The purpose of kitchen flooring is to provide a flat, comfortable place to walk, stand, and navigate while preparing food, serving meals, and cleaning up the kitchen. Due to the high volume of foot traffic, kitchen flooring needs to be made with durable materials that can stand up to the daily wear-and-tear. Common kitchen flooring options include hardwood, linoleum, vinyl, natural stone, and ceramic tile.
In some kitchens, you may also see concrete, brick, bamboo, and cork flooring, though not every material can hold up in a kitchen environment. The flooring material should be resistant to heat, moisture, staining, and impact damage to ensure that the floors last for years. Balancing style, function, and comfort is the key to making the right choice for your kitchen. Here are nine durable kitchen flooring options to consider for one of the most heavily used areas of your home.
01 of 09
Best for: Water-resistance, heat-resistance, and impact-resistance.
Ceramic tile isn't the hardest flooring material used in kitchens, but it is the most durable option. This material is made from natural clay that's then shaped, glazed, and fired under extreme heat. It's a hard and durable flooring material that's impervious to water and stains, making it an ideal kitchen flooring option. Ceramic tile is also resistant to heat and breakage. Under normal conditions, ceramic tile can last indefinitely with little change to its appearance or function over time.
Ceramic tiles are also available in numerous colors and patterns and can take on the look of other materials, such as wood and stone. Tiles can be made in all shapes and sizes to give you a wealth of design options. If you can't find a ceramic tile in the color or design you'd like, it's perfectly fine to look for its cousin, porcelain tile, which is also suitable kitchen-flooring material, though it can be a bit more brittle.
02 of 09
Best for: Custom design, impact-resistance, and heat-resistance.
It's too heavy for use in many homes, but if you live in a home that doesn't have a basement and your kitchen is at ground level, concrete may be another flooring option. This material is inexpensive and long-lasting, though the porous natural of concrete means that you will need to seal the surface of the floor to protect it against staining and water damage.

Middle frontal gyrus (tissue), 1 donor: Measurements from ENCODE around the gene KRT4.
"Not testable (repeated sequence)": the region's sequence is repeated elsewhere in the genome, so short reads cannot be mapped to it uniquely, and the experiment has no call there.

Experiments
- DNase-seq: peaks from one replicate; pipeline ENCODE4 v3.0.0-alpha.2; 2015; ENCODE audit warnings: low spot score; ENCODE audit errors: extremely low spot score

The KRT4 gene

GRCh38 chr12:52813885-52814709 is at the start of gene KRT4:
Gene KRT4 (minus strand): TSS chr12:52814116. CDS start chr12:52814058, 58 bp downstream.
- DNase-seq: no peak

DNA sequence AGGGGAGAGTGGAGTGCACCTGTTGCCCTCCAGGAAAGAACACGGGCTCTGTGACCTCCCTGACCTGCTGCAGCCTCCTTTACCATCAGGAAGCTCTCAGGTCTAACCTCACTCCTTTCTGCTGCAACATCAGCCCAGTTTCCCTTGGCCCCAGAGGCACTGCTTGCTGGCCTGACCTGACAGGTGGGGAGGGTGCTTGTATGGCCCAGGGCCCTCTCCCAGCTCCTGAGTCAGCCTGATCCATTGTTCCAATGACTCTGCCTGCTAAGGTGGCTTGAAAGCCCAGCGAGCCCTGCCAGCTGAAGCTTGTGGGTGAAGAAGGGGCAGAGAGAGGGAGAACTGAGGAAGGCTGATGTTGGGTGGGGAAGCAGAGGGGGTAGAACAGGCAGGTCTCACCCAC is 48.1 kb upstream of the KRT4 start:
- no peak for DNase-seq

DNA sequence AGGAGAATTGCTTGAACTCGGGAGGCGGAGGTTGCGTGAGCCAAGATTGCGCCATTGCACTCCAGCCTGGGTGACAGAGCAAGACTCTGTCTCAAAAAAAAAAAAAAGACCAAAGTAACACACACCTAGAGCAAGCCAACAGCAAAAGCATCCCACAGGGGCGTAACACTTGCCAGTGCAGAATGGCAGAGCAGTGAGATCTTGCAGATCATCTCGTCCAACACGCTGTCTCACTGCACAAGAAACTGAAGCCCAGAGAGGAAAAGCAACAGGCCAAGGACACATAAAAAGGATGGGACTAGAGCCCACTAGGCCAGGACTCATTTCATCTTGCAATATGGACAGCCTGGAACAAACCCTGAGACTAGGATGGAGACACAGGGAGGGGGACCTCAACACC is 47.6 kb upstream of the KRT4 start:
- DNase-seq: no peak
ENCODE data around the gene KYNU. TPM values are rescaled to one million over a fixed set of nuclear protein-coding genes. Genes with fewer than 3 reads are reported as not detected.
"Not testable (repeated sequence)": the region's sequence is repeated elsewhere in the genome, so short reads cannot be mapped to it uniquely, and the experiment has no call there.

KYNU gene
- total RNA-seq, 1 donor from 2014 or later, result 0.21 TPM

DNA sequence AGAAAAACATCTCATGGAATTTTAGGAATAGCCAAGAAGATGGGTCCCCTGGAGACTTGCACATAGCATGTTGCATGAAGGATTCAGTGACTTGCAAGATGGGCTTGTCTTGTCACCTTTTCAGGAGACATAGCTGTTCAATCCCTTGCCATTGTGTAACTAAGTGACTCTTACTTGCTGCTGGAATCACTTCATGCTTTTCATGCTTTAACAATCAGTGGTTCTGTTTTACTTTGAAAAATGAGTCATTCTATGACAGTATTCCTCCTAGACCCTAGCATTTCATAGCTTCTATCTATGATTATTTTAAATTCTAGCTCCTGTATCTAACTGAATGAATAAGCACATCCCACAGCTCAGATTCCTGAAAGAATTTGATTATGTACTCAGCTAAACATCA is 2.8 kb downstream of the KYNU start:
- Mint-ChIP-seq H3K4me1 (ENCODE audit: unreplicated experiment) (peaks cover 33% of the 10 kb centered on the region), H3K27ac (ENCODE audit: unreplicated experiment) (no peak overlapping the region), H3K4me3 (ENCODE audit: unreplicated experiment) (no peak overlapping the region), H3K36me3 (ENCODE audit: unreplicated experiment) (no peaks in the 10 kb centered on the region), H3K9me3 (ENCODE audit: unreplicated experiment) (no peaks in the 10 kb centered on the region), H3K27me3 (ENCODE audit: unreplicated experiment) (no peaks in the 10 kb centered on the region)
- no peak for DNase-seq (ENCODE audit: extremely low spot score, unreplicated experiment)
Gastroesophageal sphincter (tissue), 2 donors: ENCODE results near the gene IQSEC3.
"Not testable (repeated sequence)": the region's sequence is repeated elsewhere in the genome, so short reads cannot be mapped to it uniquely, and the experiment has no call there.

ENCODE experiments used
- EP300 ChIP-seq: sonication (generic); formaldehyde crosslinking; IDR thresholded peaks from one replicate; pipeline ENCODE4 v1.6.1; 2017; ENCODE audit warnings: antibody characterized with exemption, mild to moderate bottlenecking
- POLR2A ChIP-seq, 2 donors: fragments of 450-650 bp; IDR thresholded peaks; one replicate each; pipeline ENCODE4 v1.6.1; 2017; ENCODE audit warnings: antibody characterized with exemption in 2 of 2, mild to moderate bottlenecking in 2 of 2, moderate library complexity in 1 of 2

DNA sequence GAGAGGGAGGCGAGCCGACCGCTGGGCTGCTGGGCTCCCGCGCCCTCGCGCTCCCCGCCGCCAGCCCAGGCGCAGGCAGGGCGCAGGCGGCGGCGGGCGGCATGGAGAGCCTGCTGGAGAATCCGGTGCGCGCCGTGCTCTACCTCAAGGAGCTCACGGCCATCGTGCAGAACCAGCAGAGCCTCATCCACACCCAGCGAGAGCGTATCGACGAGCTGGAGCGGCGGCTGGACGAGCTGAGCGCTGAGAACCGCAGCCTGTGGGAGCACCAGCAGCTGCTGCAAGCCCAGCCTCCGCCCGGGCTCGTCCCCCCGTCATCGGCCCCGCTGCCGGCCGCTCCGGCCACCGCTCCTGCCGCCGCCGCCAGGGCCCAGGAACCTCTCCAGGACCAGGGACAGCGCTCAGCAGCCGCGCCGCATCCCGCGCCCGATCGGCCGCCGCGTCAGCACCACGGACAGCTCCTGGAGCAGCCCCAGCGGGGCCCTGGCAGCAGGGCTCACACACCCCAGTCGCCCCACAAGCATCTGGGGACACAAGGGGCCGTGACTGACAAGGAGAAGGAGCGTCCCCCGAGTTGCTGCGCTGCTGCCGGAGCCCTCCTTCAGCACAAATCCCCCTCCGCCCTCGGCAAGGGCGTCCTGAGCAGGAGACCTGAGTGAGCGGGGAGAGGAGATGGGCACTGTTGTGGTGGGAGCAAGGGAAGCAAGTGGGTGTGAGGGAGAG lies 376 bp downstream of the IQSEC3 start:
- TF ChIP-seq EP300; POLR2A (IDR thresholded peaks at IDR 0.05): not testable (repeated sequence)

A concrete floor surface doesn't need to be plain. It can be polished, stained, or creatively treated in a variety of ways to turn it into a low-maintenance and stylish work of art. For this reason, concrete floors are especially appropriate in modern kitchens.
However, the material can be hard and cold underfoot, just like ceramic tile. Additionally, you may not like the unique look of concrete flooring because it can exude an urban or industrial aesthetic, which can be a challenge when trying to sell your home.
03 of 09
Natural Stone Tile
Best for: Unique natural aesthetic, heat-resistance, and impact-resistance.
Natural stone is one of the most popular, durable, and long-lasting kitchen flooring options available. It exudes luxury and acts as an attractive draw for buyers when it comes time to sell your home. Different types of stone will have different properties, such as hardness, scratch resistance, and long-term durability.
Granite comes in tiles for flooring and slabs for countertops and is known for its attractive veining and durability over decades if sealed and maintained. Limestone is a soft and pretty tile typically used for countertops. It's too soft for busy kitchens but can be used for accents in low-traffic areas. Marble is known for its elegant veining, but polished marble may be easily scratched and stained.
Sandstone is known for its soft, multicolored look. It's not the longest-wearing natural stone but does wear well enough for use in kitchens. Slate is one of the most sophisticated stones that can last for decades when sealed and maintained. Travertine is known for its Old World style and textured surface, though it's not the longest-wearing natural stone.